An evolving view of progressive neurodegenerative disorders such as Alzheimer’s disease (AD), frontotemporal dementia, and Parkinson’s disease is their potential to be approached as diseases of progressive synaptic dysfunction [1][3]. Considerable clinical and preclinical studies suggest a critical link between the synaptic dysfunction in neurodegenerative disorders and activation of p38MAPK signaling cascades in both neurons and glia [4], [5]. Mammals have four different genes that encode distinct p38 MAPK isoforms (p38α, p38β, p38γ, p38δ) with high sequence similarity (e.g, p38α has approximately 75% sequence identity to p38β). The four p38MAPK isoforms are widely expressed and selectively initiate downstream responses dependent on the cell type and the activating stimulus. In neurodegenerative disease models, specific p38MAPK signaling cascades involving substrates such as MAPKAP-K2 (MK2) and tau have been implicated in controlling neuroinflammation, neuronal plasticity, and synaptic/dendritic pathology [4], [5]. However, validation of p38αMAPK as a potential CNS drug discovery target has been limited by the lack of highly selective p38αMAPK inhibitors amenable to in vivo use in the CNS.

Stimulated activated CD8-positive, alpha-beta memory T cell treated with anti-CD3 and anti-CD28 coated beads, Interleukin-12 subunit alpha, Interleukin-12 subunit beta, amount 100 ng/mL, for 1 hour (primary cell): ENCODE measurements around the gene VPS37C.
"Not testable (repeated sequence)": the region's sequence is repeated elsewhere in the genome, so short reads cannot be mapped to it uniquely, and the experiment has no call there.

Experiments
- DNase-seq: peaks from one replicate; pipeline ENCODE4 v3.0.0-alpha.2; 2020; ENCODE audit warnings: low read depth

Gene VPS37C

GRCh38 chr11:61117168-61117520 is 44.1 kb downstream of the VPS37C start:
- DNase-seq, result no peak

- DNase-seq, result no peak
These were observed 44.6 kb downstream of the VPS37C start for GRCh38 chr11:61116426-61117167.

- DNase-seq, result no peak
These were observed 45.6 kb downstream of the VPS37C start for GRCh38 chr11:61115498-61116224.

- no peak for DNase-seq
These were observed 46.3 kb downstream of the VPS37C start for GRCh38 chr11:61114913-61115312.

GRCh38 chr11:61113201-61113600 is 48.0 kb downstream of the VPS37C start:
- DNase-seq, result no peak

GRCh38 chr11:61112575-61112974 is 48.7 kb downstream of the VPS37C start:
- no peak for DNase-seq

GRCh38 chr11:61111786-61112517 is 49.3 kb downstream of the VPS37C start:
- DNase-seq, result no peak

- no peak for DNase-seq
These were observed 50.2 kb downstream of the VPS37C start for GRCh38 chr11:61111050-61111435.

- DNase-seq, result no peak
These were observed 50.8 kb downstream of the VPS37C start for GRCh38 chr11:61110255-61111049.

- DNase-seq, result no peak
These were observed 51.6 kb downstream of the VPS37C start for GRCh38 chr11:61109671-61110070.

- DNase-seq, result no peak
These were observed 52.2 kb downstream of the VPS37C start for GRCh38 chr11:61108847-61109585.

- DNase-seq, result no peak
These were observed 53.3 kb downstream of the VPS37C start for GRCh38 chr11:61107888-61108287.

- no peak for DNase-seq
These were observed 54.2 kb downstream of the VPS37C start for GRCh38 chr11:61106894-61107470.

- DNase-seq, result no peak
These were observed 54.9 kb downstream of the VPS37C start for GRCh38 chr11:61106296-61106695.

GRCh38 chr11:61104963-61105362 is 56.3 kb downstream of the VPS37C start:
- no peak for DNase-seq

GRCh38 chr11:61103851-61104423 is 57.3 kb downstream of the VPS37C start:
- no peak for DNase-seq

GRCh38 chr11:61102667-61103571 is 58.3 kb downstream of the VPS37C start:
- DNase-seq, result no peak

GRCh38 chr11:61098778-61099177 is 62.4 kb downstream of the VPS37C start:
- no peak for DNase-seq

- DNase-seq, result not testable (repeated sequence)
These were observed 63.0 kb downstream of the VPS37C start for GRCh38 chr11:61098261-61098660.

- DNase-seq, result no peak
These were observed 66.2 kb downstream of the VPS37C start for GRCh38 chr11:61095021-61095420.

A variety of small molecules targeting p38MAPKs allowed pursuit of in vitro studies and in vivo investigations of pathology progression in some peripheral tissues, but the pharmacokinetics (what the body does to the molecule) precluded their full use for in vivo studies of CNS tissue pharmacodynamics (what the molecule does to the body). Generally, the molecular properties of the inhibitors did not allow adequate CNS exposure, thereby limiting their potential use in CNS investigations [6], [7]. In other studies, interpretation of the pharmacodynamics was hindered by the multi-kinase nature of the inhibitors [8], [9]. For example, there are literally hundreds of reports using commercially available inhibitors such as SB239063 and SB203580, but like many p38αMAPK inhibitors these inhibit casein kinase 1δ (CK1δ), p38βMAPK and other kinases [8][10]. Although no selective CNS penetrant p38αMAPK has yet progressed to human studies, the ambiguity of results from non-CNS clinical investigations and preclinical studies raises concerns. For example, an appropriate pharmacodynamic effect in arthritis investigations was observed (decrease of proinflammatory cytokine levels back towards normal), but efficacy in disease alteration was not evident [11]. Although the reasons for the desired but transient pharmacodynamics with efficacy failure in non-CNS disorders are not known, diverse mechanisms (e.g., tachyphylaxis) are logical to anticipate in extended studies where repeat administrations of a pleotropic drug are involved. Clearly, there is a critical need for selective p38 MAPK inhibitors that are also appropriate for the study of CNS protein kinases if we are to better understand how regulatory nodes in complex signaling networks are linked to potential mechanisms of pathology progression and alteration.